Western Caucus Slams Final Stream Protection Rule

Congressional Western Caucus Chairman Paul Gosar, on Monday, slammed the Office of Surface Mining Reclamation and Enforcement’s final Stream Protection Rule. The rule would supersede the existing Stream Buffer Zone Rule that was enacted in 2008 to regulate surface coal mining.

“The Obama Administration has squandered taxpayer money for eight years on this new regulation, tried to manipulate job loss numbers and even changed the name. You can’t put lipstick on this pig. Whether they want to call it the Stream Buffer Zone Rule or the Stream Protection Rule, this rule still stinks,” said Arizona Congressman Gosar. “The American people who want good-paying careers have missed out on hundreds of thousands of jobs around the country as a result of the president’s misguided ‘War on Coal.’ This overreaching new mandate is his latest attempt to put another nail in the coffin of an industry that provides 40% of the world’s electricity. Rest assured, this latest midnight regulation is in the crosshairs of the new administration and Congress.”

“The Office of Surface Mining released its devastating Stream Protection Rule this week as a final parting shot on the coal industry by President Obama. I can assure the people of West Virginia that I will work with President-Elect Trump and the new head of the Office of Surface Mining next year to make sure that the so-called ‘Stream Protection Rule’ will not go into effect and further harm the coal industry,” said Western Caucus member Rep. Alex Mooney.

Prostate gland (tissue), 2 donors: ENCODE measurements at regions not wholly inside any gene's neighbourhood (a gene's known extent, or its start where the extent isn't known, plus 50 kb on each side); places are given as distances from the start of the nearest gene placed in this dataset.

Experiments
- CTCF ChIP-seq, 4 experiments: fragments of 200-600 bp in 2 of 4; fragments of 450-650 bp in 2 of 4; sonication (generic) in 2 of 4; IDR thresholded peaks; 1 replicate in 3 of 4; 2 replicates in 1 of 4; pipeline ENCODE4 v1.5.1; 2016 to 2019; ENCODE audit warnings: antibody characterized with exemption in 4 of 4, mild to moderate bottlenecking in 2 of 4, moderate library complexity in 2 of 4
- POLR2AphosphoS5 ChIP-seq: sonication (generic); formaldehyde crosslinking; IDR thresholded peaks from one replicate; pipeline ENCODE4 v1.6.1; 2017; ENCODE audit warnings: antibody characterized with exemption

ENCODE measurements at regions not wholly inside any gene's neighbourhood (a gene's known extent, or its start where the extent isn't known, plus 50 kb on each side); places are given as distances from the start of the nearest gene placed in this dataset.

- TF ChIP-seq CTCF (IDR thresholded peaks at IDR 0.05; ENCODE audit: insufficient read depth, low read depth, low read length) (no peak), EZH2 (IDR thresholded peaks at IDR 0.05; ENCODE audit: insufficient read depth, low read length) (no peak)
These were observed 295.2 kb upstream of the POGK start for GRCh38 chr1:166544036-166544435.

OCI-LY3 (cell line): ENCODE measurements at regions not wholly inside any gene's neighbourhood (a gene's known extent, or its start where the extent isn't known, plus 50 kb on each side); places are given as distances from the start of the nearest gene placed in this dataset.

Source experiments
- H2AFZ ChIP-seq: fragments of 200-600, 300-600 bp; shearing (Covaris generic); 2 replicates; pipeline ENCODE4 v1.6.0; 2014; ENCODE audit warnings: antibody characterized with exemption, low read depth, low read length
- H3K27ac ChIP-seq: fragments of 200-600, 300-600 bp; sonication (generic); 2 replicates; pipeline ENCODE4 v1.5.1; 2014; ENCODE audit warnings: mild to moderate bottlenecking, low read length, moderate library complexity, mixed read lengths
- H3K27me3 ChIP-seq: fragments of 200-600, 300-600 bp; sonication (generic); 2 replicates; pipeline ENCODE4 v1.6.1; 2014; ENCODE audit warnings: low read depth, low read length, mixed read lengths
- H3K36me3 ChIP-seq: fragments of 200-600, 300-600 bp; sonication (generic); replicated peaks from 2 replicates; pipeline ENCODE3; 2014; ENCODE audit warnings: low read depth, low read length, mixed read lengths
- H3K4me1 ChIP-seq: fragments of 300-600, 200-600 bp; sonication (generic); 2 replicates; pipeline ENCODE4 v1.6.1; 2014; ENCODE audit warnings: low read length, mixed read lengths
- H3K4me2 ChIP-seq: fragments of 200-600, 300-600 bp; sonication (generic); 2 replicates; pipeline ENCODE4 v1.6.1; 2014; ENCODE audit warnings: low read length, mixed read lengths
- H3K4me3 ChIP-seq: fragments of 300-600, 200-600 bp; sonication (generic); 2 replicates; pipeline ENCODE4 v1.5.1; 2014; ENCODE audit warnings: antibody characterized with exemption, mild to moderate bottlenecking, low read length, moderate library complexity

Western Caucus member Rep. Glenn ‘GT’ Thompson stated, “Even in its final weeks, the administration continues to hammer coal country with excessive and costly mandates, which will achieve very few, if any, environmental benefits. The Office of Surface Mining needs to back off this rule, consider the science, and further consult with the states before moving forward.”

According the Western Caucus, the Office of Surface Mining Reclamation and Enforcement has a history of producing job crushing regulations based on secret science.

The Western Caucus members argue that the “duplicative new rule conflicts with existing state regulations and will provide no discernable environmental benefit. This new regulation utilizes the fundamentally flawed and unlawful social cost of carbon model. This final rule puts President Obama’s climate change agenda ahead of the needs of the American people. The final Stream Protection rule seeks to implement parts of President Obama’s unlawful mitigation memo issued in November 2015. This new regulation will cause permitting delays for important projects and kill jobs.”

Even the Department of Interior admits that this new rule will increase costs for small businesses, estimating their compliance costs will increase by at least $81 million.

A 2012 Economic Impact Study found that the Obama Administration’s announced Stream Protection Rule could potentially sterilize between 30% and 43% of recoverable reserves which will have devastating effects for both surface and underground coal mines. The study also found that the associated decline in annual coal production as a result of the proposed rule could have a direct impact on our economy and employment, potentially killing between 133,441 and 273,227 mining-related jobs, and having an associated economic impact of $18 to $25 billion annually.

Information provided by the National Mining Association (NMA) confirms that approximately 40,000 coal jobs have been lost in America during the Obama Administration. NMA also stated that up to 64 percent of total U.S. coal reserves nationwide could be off limits to mining as a result of this new regulation. Production of U.S. coal has fallen to the lowest levels in the last 30 years. Since 2009 alone, more than 200 different plants have been forced to close their doors.

In January of 2016, the House passed H.R. 1644 (Rep. Alex Mooney, R-WV), the Supporting Transparent Regulatory and Environmental Actions in Mining Act (STREAM Act). This bill sought to block this new regulation and provide transparency for future regulations.

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